Lesser-known signs of 'silent thief of sight' and celebrities with it
Are you suffering from the ‘silent thief of sight’? Five warning signs of vision-robbing condition glaucoma revealed – and the celebrities living with it
- Glaucoma, also known as the ‘silent thief of sight’, affects 708,000 in the UK
- The incurable ailment is putting around two million people at risk of vision loss
- READ MORE: The ten minute procedure that could help thousands
Eye pain, blurred vision and vomiting are all tell-tale signs of an incurable condition known as the ‘silent thief of sight’.
However, the symptoms of glaucoma, which affects two per cent of over-40s in the UK, can vary considerably.
They can range from cloudy vision and teary eyes to vomiting.
Glaucoma, which develops slowly over many years in most cases, can lead to a loss of vision if not treated promptly.
Here, MailOnline reveals five of the lesser-known signs of the condition — and some of the celebrities living with it.
Caryn Johnson, also known professionally as Whoopie Goldberg, first revealed her diagnosis in 2014
The condition is usually caused by fluid slowly building up in the front part of the eye, which increases pressure inside it.
As a result, the optic nerve, which connects the eye to the brain, becomes damaged.
Around 700,000 people in the UK and more than 2million in the US are living with glaucoma, which is usually symptomless in its early stages.
It mostly affects those in their seventies and over, but people of any age can get it.
The condition is diagnosed by opticians during routine eye exams, which measure the pressure inside the eye.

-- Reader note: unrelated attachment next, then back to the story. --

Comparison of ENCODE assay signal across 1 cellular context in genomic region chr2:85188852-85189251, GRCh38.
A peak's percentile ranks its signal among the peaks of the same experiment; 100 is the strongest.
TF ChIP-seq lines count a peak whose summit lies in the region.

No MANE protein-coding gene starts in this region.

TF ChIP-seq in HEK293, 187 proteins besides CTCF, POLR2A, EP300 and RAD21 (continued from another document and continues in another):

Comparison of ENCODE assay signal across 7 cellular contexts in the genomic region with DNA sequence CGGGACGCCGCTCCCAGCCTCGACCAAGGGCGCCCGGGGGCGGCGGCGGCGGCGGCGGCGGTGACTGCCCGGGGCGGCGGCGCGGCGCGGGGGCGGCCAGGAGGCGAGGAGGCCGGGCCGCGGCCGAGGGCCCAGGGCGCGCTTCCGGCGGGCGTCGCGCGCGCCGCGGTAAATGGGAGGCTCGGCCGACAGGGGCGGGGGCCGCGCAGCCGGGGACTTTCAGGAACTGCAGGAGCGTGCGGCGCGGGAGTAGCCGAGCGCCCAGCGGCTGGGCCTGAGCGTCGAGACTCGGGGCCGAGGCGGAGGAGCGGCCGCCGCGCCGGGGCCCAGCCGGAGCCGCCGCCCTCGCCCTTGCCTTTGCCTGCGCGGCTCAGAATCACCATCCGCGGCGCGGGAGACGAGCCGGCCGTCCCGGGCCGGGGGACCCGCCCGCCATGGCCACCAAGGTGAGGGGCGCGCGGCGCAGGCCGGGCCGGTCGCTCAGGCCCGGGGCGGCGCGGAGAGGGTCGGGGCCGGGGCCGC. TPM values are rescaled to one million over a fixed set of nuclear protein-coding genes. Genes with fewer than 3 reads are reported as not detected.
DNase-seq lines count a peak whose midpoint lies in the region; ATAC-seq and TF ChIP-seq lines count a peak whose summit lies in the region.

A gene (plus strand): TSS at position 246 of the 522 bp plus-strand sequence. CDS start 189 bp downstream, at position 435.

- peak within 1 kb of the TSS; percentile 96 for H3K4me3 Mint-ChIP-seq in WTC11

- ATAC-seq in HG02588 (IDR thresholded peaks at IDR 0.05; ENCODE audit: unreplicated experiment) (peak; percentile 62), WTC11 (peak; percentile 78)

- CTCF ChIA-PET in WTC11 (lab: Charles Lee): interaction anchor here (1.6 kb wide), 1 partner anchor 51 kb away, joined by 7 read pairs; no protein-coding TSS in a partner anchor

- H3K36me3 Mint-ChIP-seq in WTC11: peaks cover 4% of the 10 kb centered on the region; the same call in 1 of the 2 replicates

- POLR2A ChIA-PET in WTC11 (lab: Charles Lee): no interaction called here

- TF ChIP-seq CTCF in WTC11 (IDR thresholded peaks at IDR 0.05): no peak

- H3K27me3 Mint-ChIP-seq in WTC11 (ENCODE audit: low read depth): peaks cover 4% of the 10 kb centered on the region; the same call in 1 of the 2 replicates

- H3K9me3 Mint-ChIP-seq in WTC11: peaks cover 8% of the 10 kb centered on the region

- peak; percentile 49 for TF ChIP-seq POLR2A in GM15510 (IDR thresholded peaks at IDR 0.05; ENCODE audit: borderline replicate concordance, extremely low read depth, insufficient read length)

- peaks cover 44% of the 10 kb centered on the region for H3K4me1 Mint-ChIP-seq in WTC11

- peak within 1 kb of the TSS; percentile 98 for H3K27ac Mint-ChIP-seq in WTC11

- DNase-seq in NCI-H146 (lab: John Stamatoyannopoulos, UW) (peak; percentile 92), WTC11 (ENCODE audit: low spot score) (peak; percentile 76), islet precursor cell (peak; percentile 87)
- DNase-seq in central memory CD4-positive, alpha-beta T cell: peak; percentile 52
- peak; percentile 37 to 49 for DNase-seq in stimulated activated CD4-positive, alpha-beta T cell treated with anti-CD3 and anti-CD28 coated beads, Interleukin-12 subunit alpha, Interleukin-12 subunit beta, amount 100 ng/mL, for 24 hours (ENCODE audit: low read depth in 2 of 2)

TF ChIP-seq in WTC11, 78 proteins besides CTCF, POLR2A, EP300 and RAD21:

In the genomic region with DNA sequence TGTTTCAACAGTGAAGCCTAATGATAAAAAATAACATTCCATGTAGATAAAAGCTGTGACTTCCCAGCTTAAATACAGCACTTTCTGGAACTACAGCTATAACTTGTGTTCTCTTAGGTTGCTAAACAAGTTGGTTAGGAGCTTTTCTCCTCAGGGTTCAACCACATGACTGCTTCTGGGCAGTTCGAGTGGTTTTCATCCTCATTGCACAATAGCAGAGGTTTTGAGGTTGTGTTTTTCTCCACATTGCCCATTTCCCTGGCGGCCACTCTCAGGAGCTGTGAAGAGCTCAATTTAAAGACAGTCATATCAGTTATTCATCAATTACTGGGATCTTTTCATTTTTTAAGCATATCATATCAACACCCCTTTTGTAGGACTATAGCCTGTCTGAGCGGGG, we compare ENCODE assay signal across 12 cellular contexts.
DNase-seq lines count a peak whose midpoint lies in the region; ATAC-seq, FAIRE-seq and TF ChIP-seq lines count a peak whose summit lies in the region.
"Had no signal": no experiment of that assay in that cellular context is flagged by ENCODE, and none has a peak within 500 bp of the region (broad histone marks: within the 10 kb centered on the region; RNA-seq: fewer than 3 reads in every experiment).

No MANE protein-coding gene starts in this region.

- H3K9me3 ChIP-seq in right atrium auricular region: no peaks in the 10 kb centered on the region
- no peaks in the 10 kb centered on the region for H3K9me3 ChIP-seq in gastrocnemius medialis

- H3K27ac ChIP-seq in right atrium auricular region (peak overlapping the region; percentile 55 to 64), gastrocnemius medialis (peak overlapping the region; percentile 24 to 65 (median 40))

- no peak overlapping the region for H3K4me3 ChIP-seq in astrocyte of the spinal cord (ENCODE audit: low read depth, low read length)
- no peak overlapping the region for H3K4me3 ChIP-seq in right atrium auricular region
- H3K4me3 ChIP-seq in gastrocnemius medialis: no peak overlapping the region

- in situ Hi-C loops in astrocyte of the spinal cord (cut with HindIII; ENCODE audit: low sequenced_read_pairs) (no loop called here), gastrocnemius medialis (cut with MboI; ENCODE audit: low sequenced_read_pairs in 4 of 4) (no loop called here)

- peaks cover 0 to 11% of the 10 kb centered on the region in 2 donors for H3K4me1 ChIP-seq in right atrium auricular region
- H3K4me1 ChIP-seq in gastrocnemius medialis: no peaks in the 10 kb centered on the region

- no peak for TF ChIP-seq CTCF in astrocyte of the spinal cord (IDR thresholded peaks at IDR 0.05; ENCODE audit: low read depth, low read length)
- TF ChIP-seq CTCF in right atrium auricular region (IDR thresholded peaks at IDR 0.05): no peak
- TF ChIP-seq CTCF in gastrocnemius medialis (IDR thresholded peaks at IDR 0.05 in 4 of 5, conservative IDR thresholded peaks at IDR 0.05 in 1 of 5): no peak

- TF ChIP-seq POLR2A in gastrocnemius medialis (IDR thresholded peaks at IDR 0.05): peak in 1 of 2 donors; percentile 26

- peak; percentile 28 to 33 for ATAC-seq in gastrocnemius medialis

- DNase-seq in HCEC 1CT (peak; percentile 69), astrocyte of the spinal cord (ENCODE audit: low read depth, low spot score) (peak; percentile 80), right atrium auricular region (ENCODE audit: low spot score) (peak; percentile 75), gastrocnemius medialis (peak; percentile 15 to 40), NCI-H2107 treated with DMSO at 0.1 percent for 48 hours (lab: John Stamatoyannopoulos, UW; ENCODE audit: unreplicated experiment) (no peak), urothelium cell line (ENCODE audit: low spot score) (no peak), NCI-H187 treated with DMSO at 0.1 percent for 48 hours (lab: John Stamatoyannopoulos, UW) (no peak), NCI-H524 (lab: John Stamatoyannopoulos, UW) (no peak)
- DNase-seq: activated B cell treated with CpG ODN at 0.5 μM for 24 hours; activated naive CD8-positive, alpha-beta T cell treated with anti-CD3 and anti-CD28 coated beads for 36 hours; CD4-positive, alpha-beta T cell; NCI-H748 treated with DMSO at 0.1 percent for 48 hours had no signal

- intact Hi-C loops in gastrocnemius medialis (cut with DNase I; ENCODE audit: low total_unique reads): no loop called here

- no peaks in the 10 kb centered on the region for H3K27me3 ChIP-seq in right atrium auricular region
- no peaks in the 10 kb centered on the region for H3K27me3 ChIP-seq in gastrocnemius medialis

Treatment aims to lower this pressure through prescription eye drops, oral medicines, laser retreatment, surgery or combination of these options.
Dr Elizabeth Hawkes, a consultant ophthalmic and oculoplastic surgeon at Cardogan Clinic in London, told MailOnline: ‘It can take a few years to be diagnosed as an adult as it tends to develop slowly.
‘It is often only picked up during a routine eye test, which is why they are so important especially if you have a family member with glaucoma — [eligible people] should use the NHS screening service for over 40s, every year.
‘Early diagnosis is associated with better visual prognosis, loss of vision is a late and usually avoidable sign if picked up early.’
The different types of glaucoma
Primary open angle glaucoma– the most common type which tends to develop slowly over many years. It’s caused by the drainage channels in the eye becoming gradually clogged over time.
Acute angle closure glaucoma – an uncommon type caused by the drainage in the eye becoming suddenly blocked, which can raise the pressure inside the eye very quickly
Secondary glaucoma – caused by an underlying eye condition, such as inflammation of the eye (uveitis)